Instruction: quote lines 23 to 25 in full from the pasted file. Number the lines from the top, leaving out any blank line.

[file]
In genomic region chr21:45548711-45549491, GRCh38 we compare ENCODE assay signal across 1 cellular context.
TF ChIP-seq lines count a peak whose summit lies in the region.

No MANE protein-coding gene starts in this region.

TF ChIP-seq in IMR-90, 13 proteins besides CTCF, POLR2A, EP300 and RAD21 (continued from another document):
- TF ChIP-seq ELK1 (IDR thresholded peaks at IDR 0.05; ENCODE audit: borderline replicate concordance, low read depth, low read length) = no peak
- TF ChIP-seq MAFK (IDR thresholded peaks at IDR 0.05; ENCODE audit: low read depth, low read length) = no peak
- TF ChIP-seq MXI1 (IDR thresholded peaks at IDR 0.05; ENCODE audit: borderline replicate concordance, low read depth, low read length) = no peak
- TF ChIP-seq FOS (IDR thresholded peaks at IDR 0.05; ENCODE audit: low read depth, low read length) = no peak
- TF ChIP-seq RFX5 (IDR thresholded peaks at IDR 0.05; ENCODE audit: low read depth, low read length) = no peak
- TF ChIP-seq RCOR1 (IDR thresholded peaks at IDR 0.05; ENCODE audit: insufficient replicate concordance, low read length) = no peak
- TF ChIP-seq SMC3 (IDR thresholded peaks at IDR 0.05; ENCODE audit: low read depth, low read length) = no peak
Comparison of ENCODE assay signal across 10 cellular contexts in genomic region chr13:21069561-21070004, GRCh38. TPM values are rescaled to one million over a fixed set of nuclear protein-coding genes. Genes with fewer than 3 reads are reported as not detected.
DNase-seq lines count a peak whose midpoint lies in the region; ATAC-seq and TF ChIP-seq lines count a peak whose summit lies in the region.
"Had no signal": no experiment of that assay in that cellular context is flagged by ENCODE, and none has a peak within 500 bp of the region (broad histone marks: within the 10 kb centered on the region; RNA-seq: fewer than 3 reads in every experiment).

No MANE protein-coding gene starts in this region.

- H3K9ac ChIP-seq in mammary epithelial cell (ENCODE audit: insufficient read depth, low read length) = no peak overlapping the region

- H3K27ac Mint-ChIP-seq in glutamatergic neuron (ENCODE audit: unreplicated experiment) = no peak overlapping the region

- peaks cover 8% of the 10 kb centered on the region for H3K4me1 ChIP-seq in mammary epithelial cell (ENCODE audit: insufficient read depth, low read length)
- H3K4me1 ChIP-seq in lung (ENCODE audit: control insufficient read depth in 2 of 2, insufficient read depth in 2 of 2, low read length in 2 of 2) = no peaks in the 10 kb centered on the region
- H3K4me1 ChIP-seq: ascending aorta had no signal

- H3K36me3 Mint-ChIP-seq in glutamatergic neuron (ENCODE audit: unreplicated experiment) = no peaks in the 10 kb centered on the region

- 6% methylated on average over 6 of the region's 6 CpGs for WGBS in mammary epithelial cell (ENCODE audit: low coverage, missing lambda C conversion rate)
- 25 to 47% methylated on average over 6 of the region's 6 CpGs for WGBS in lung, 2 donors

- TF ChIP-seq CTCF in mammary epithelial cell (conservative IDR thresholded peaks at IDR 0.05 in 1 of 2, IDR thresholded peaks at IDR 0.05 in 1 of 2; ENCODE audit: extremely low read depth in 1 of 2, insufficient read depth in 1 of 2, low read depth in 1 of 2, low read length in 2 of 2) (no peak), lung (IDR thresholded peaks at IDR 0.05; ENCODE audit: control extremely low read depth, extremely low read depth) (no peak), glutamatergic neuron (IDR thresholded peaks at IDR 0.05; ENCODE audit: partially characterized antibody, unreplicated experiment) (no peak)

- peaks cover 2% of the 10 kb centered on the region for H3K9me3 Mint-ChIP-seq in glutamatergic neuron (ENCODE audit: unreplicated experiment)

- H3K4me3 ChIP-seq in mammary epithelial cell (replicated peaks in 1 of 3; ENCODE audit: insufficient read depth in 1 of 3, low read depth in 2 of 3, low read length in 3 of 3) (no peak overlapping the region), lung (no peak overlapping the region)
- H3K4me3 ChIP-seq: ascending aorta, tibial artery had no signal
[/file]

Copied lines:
- 25 to 47% methylated on average over 6 of the region's 6 CpGs for WGBS in lung, 2 donors

- TF ChIP-seq CTCF in mammary epithelial cell (conservative IDR thresholded peaks at IDR 0.05 in 1 of 2, IDR thresholded peaks at IDR 0.05 in 1 of 2; ENCODE audit: extremely low read depth in 1 of 2, insufficient read depth in 1 of 2, low read depth in 1 of 2, low read length in 2 of 2) (no peak), lung (IDR thresholded peaks at IDR 0.05; ENCODE audit: control extremely low read depth, extremely low read depth) (no peak), glutamatergic neuron (IDR thresholded peaks at IDR 0.05; ENCODE audit: partially characterized antibody, unreplicated experiment) (no peak)

- peaks cover 2% of the 10 kb centered on the region for H3K9me3 Mint-ChIP-seq in glutamatergic neuron (ENCODE audit: unreplicated experiment)